If Medford Police Chief Tim George wants to enforce federal drug laws, he doesn't have to wait for House Bill 3460 to come into effect. No, he can start right now by arresting all the medical marijuana users living in Medford and putting some teeth into his boast.
But he doesn't do that because it would cost him and the county a lot of money to prosecute these folks and that would not be popular. Anyway, striking an inexpensive anti-medical marijuana pose by drawing a clear line in the quicksand is all he wants to do so he can enhance his anti-marijuana credentials.
However, while the question of whether HB 3460 allows for local prohibition of medical marijuana facilities plays out to its inevitable conclusion, leaving Medford on the losing side, the good city councilors might want to peer over their shoulders at another new law that has an even more direct approach to squelching their anti-medical marijuana shenanigans. That law is Senate Bill 863.
If they have heard of it, it has most likely been in the context that it prohibits local governments from outlawing GMO crops. (There is one small exemption from the coverage of this law, covering only a specific initiative up for the ballot in Jackson County, should it pass. That exemption does not excuse any local government, including those in Jackson County). It bans GMO regulations but never mentions GMOs in any form or context in doing so. No, what SB 863 does is prohibit local regulations which inhibit or prevent the use of various types seeds, agricultural seed, vegetable seed, nursery seed and flower seed. The law defines "nursery seed" as any propagant of "nursery stock" as defined in ORS 571.005.
That paragraph defines "nursery stock" as "including all botanically classified plants or any part thereof." So with that definition in mind, here are the two active sentences from SB 863:
"Except as provided in subsection (3) of this section, a local government may not enact or enforce a local law or measure, including but not limited to an ordinance, regulation, control area, or quarantine, to inhibit or prevent the production or use of agricultural seed, flower seed, nursery seed or vegetable seed or products of agricultural seed, flower seed, nursery seed or vegetable seed. The prohibition imposed by this subsection includes but is not limited to, any local laws or measures for regulating the display, distribution, growing, harvesting, labeling, marketing, mixing, notification of use, planting, possession, processing, registration, storage, transportation or use of agricultural seed, flower seed, nursery seed or vegetable seed or products of agricultural seed, flower seed, nursery seed or vegetable seed.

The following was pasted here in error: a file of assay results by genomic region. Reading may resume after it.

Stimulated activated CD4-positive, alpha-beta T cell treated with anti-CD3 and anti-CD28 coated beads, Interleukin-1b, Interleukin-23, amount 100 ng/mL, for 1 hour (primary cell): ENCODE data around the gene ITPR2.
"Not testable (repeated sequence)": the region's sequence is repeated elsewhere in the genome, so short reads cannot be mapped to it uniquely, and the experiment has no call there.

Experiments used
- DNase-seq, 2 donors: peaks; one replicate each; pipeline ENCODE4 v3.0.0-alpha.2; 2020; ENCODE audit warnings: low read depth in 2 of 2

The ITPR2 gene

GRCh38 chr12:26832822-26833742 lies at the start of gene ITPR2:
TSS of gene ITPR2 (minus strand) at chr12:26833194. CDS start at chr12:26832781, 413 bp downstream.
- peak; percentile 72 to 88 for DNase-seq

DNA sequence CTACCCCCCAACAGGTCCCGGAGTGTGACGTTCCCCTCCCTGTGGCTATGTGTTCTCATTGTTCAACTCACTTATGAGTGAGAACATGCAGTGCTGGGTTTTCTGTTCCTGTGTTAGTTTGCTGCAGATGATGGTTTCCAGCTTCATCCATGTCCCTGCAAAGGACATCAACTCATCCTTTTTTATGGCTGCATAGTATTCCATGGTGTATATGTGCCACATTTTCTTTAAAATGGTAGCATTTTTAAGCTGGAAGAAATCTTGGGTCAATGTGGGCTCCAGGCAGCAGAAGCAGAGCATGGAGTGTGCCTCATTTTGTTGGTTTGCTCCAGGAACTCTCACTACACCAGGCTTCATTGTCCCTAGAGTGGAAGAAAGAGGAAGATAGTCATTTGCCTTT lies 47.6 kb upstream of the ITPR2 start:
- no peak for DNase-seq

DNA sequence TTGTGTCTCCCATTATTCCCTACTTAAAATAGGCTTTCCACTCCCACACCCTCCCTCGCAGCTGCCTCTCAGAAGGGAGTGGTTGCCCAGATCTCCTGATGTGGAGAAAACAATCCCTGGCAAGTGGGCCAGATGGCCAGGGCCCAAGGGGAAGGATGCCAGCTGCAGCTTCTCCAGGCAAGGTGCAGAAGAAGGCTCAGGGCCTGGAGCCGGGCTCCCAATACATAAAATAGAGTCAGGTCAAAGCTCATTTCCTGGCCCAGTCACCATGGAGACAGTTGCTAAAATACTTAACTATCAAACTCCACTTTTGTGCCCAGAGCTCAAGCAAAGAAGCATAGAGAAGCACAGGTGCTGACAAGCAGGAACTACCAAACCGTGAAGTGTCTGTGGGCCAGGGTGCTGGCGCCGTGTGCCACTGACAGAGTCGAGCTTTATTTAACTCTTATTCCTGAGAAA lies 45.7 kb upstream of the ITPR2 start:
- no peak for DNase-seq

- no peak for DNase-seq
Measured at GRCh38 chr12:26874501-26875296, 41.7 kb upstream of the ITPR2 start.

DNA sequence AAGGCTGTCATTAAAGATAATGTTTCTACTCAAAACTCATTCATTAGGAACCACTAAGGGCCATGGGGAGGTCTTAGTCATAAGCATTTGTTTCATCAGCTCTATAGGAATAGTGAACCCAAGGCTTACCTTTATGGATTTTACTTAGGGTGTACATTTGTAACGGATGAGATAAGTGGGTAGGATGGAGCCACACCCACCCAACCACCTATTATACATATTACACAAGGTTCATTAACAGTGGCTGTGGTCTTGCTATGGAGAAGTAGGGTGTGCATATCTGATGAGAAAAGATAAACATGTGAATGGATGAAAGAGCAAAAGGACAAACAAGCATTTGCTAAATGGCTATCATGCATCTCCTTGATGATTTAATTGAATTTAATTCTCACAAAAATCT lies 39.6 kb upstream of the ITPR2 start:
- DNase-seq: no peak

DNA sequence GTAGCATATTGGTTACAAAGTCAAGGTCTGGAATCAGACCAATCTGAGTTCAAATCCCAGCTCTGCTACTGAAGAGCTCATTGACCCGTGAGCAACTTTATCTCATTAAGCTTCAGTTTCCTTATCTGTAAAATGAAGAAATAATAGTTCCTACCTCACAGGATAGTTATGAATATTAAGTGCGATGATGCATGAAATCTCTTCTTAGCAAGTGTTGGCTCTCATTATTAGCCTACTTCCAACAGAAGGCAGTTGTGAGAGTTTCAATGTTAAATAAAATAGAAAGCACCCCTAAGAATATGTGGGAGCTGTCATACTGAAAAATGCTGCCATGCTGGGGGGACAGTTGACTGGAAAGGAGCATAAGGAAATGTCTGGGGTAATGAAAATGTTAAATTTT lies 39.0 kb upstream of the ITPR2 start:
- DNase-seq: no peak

There it is, a wonder of statutory brevity which nonetheless carries astonishing weight. So it seems that according to SB 863, if marijuana, cannabis sativa (L), qualifies as a "botanically classified plant" then no local government can regulate any aspect of it. So, does cannabis sativa (L) qualify as a "botanically classified plant?" Of course it does and the (L) at the end of the name is there because Linnaeus, the inventor of the binomial nomenclature method of plant classification, named that plant in his first classification! So obviously it is a "botanically classified plant" and neither Medford, which tried to ban sales of it by amending a local code, nor any other local government can regulate anything to do with it or, for that matter, any other plant! That regulation is totally the domain of the state.
Now with the statutory realities so clear, it would seem logical that the city councilors of Medford, after reviewing their position versus the two laws involved with regulating marijuana in local jurisdictions and contemplating deeply and fully the depths of legal quicksand that they are about to lead their fellow citizens into should they maintain their stance, would come quickly to the conclusion that this fight is lost already and get back to the pressing issues related to running a city.
It would seem logical that Medford would do that, but there seems little likelihood that the city will come to its senses. It just may well be that there has been sufficient investment of energy put into emotionally based posing and grandstanding for the chance of the rational approach even belatedly being brought into play to succeed. No, it may well be that the only way the city can be brought to its senses is for the city to be educated in a court of law with all of the expense and painful delay for needy patients that process will entail.
It may be that is how it will have to go, but intelligent and caring Oregonians hope not.
Laird Funk lives in Williams and serves on the Oregon Health Authority's Advisory Committee on Medical Marijuana.